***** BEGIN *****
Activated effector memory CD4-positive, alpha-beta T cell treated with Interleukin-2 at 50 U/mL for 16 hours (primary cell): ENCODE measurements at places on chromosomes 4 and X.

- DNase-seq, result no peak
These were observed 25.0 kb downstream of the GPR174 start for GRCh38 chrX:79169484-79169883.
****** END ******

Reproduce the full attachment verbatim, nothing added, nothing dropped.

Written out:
Activated effector memory CD4-positive, alpha-beta T cell treated with Interleukin-2 at 50 U/mL for 16 hours (primary cell): ENCODE measurements at places on chromosomes 4 and X.

- DNase-seq, result no peak
These were observed 25.0 kb downstream of the GPR174 start for GRCh38 chrX:79169484-79169883.